Congress leader Rahul Gandhi took a jibe at Prime Minister Narendra Modi on Sunday night (GMT) and alleged that the BJP and RSS are “incapable of looking at the future” and can only talk about the past.Addressing a gathering of the Indian diaspora in the Javits Centre in New York, Gandhi said, “He (Prime Minister Narendra Modi) is trying to drive the car…the Indian car and he looks in the rear-view mirror. Then he does not understand why this car is crashing, not moving forward. And it’s the same idea with the BJP, with the RSS. All of them. You listen to the ministers, you listen to the Prime Minister. You will never find them talking about the future. They only talk about the past”.Gandhi asserted that the BJP and RSS speak only about the past and always “blame somebody else for the past”. In India, there is a fight going on back between two ideologies — one represented by the Congress and the other by the BJP and the RSS, the former MP said.“The simplest way to describe this fight is that on one side you have Mahatma Gandhi and on the other side, Nathuram Godse,” he said.On the Odisha train accident, which claimed 275 lives and left over 1,000 injured, Gandhi said that during the Congress tenure, if train mishaps happened, ministers used to take responsibilities for their actions and “we accepted our mistakes”.“I remember a train accident when the Congress was in power. The Congress did not get up and say ‘now it is the fault of the British that the train has crashed’. The Congress minister said ‘it’s my responsibility and I’m resigning’. So this is the problem we have back home, we make excuses and we are not accepting the reality we are faced with,” Gandhi said.A one-minute silence was also observed to pay respect to the people who died in the accident.During his 40-minute long speech, Gandhi also praised the Indian-American community for the way they have lived in the US. “All the giants that have emerged from India, you can see that there were certain qualities that all of them possessed. Firstly, they searched for, represented and fought for the truth. Secondly, all these people were humble, and there was no arrogance in them. That is how Indians have worked in the US, and that’s why Indians are successful here. I respect and honour you for that.”Gandhi is on a six-day, three-city tour to the United States. He has visited California, the Bay area, Washington and New York to interact with the Indian communities, think tanks and the press.Earlier last week, Gandhi also said the RSS and the BJP are controlling all the instruments of politics in India. Taking a dig at Prime Minister Narendra Modi, Rahul said, “I think if you sat Modi ji down next to god, Modi ji would start explaining to god how the universe works. And god would get confused that what have I created.”— With PTI inputs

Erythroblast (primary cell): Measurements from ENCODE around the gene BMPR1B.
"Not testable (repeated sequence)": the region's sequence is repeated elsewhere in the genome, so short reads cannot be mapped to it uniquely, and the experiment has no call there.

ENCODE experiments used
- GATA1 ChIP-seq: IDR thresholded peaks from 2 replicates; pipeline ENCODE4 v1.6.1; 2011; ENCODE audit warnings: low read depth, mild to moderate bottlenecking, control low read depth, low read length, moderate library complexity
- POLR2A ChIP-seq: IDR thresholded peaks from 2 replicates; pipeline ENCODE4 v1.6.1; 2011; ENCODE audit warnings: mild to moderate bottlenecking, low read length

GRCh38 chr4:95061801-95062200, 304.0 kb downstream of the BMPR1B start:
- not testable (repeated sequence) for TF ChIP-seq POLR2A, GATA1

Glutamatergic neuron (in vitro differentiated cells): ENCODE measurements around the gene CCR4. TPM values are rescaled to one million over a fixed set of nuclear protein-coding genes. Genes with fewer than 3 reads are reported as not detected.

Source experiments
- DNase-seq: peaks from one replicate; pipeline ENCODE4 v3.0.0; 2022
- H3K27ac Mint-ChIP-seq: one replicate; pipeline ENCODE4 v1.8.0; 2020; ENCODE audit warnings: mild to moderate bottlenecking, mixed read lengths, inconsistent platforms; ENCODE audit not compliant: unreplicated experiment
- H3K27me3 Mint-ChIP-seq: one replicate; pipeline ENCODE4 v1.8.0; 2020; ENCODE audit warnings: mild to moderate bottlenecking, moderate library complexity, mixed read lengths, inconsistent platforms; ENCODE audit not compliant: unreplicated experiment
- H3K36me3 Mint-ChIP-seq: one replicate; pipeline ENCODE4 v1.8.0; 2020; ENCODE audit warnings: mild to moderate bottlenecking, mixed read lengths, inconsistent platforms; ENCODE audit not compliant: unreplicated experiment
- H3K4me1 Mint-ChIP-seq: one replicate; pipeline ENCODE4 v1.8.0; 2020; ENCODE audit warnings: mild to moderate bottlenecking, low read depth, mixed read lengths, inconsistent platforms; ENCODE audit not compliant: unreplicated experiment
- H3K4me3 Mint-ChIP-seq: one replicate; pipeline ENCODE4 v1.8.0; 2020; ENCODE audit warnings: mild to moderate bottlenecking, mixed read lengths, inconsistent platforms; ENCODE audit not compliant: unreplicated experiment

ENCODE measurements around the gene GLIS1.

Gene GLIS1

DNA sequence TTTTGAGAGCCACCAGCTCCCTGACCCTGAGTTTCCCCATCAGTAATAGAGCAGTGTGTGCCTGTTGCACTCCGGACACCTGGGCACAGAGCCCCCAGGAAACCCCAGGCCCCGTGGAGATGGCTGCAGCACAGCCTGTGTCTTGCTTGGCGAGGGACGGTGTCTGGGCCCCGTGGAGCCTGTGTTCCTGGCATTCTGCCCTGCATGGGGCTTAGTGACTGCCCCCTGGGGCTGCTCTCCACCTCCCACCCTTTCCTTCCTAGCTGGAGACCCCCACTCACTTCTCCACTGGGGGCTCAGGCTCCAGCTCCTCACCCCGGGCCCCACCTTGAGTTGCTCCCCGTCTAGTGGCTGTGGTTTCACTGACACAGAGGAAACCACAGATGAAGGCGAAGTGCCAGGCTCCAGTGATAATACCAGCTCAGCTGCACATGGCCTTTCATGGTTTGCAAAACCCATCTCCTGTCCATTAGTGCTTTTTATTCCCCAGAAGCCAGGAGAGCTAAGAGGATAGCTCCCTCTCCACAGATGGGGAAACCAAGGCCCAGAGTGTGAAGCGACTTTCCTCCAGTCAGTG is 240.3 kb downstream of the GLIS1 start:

DAYS AFTER they threatened to throw their medals into the Ganga, and the night before their five-day deadline for action against Wrestling Federation of India (WFI) chief and BJP MP Brij Bhushan Sharan Singh expired, a delegation of the protesting wrestlers met Union Home Minister Amit Shah at his official residence in the Capital late Saturday.The meeting, which is learnt to have lasted for over two hours and ended after midnight, was attended by Olympic medalists Bajrang Punia and Sakshi Malik along with several coaches. “We had a meeting with the Home Minister. I can’t comment further,” Bajrang told The Indian Express.Bajrang and Sakshi, along with World Championship medalist Vinesh Phogat, have been at the forefront of the protests against Singh, who has been accused of sexual harassment by seven female wrestlers, including a minor.The Delhi Police registered two FIRs against Singh on April 28 that, as reported by The Indian Express Friday, have at least two instances of demanding “sexual favours” in lieu of professional assistance; close to 15 incidents of sexual harassment that include 10 episodes of inappropriate touching, molestation that includes running hands over breasts, touching the navel; several instances of intimidation including stalking.The Indian Express also reported that one Olympian, a Commonwealth gold medallist, an international referee and a state-level coach are learnt to have corroborated the allegations of at least three female wrestlers, and are among the 125 potential witnesses across four states whose statements have been recorded by Delhi Police.The status of the investigation into these allegations against Singh was the key issue raised by the wrestlers at their meeting with Shah, The Indian Express has learnt. The wrestlers underlined their demand for a strong chargesheet to be filed quickly. The Home Minister is learnt to have said that the due process needs to be followed.Earlier, Sports Minister Anurag Thakur too had urged the wrestlers to “fully cooperate with a fair investigation” and let “the law take its own course”.The last high-level meeting between the protesting wrestlers and government representatives was held on May 27, on the eve of the new Parliament’s inauguration. As the talks were inconclusive, the wrestlers, along with their supporters, went ahead with their plans to march to the new Parliament. They were stopped on the way, manhandled and detained by the Delhi Police. The police also filed an FIR against them under multiple sections, including rioting.In response to the treatment meted out to them, which was condemned by international sports bodies and athletes in India, the wrestlers decided to “immerse” their medals in the Ganga last Tuesday. They went to Haridwar but did a rethink at the last minute, after a phone call from a BJP leader who asked for some time, and pressure from their families.Bharatiya Kisan Union (BKU) president Naresh Tikait, who also reached Haridwar, asked the wrestlers to defer their decision by five days. On June 2, after Singh was forced to postpone his rally in Ayodhya, Tikait said at a khap panchayat that the government should be given “7 to 10 days” to take action against Singh.